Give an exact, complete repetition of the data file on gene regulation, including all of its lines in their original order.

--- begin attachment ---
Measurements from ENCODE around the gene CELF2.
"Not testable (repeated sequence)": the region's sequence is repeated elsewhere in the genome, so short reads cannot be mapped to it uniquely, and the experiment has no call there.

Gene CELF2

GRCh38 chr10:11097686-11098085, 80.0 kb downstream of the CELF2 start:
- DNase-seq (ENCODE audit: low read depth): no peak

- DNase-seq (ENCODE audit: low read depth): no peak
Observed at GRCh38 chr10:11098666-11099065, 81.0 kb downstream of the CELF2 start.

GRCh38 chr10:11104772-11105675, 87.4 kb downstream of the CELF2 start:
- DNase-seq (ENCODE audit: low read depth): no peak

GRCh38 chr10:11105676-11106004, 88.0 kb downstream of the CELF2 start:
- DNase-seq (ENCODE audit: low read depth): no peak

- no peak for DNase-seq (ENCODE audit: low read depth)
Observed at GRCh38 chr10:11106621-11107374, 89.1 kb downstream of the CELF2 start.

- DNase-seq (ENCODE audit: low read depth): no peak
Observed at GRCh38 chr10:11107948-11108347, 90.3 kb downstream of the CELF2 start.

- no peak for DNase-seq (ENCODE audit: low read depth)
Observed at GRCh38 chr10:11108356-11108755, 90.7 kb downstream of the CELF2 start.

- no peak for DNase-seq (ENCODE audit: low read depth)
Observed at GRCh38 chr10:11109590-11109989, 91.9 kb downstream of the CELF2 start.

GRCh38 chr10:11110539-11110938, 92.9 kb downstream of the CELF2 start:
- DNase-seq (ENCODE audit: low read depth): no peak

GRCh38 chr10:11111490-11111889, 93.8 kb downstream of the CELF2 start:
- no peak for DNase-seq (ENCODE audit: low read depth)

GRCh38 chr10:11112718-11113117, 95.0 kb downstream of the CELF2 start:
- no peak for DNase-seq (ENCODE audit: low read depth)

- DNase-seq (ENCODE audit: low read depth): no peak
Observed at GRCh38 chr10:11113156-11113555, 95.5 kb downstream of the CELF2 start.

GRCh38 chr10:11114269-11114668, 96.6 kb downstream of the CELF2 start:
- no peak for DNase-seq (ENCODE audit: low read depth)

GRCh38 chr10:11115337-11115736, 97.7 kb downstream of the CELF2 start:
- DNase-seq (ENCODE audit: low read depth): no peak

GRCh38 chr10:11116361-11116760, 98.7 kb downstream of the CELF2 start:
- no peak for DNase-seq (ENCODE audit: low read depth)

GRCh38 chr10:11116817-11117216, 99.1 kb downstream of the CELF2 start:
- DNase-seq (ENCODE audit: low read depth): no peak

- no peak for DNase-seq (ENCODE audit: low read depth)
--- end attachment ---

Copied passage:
Measurements from ENCODE around the gene CELF2.
"Not testable (repeated sequence)": the region's sequence is repeated elsewhere in the genome, so short reads cannot be mapped to it uniquely, and the experiment has no call there.

Gene CELF2

GRCh38 chr10:11097686-11098085, 80.0 kb downstream of the CELF2 start:
- DNase-seq (ENCODE audit: low read depth): no peak

- DNase-seq (ENCODE audit: low read depth): no peak
Observed at GRCh38 chr10:11098666-11099065, 81.0 kb downstream of the CELF2 start.

GRCh38 chr10:11104772-11105675, 87.4 kb downstream of the CELF2 start:
- DNase-seq (ENCODE audit: low read depth): no peak

GRCh38 chr10:11105676-11106004, 88.0 kb downstream of the CELF2 start:
- DNase-seq (ENCODE audit: low read depth): no peak

- no peak for DNase-seq (ENCODE audit: low read depth)
Observed at GRCh38 chr10:11106621-11107374, 89.1 kb downstream of the CELF2 start.

- DNase-seq (ENCODE audit: low read depth): no peak
Observed at GRCh38 chr10:11107948-11108347, 90.3 kb downstream of the CELF2 start.

- no peak for DNase-seq (ENCODE audit: low read depth)
Observed at GRCh38 chr10:11108356-11108755, 90.7 kb downstream of the CELF2 start.

- no peak for DNase-seq (ENCODE audit: low read depth)
Observed at GRCh38 chr10:11109590-11109989, 91.9 kb downstream of the CELF2 start.

GRCh38 chr10:11110539-11110938, 92.9 kb downstream of the CELF2 start:
- DNase-seq (ENCODE audit: low read depth): no peak

GRCh38 chr10:11111490-11111889, 93.8 kb downstream of the CELF2 start:
- no peak for DNase-seq (ENCODE audit: low read depth)

GRCh38 chr10:11112718-11113117, 95.0 kb downstream of the CELF2 start:
- no peak for DNase-seq (ENCODE audit: low read depth)

- DNase-seq (ENCODE audit: low read depth): no peak
Observed at GRCh38 chr10:11113156-11113555, 95.5 kb downstream of the CELF2 start.

GRCh38 chr10:11114269-11114668, 96.6 kb downstream of the CELF2 start:
- no peak for DNase-seq (ENCODE audit: low read depth)

GRCh38 chr10:11115337-11115736, 97.7 kb downstream of the CELF2 start:
- DNase-seq (ENCODE audit: low read depth): no peak

GRCh38 chr10:11116361-11116760, 98.7 kb downstream of the CELF2 start:
- no peak for DNase-seq (ENCODE audit: low read depth)

GRCh38 chr10:11116817-11117216, 99.1 kb downstream of the CELF2 start:
- DNase-seq (ENCODE audit: low read depth): no peak

- no peak for DNase-seq (ENCODE audit: low read depth)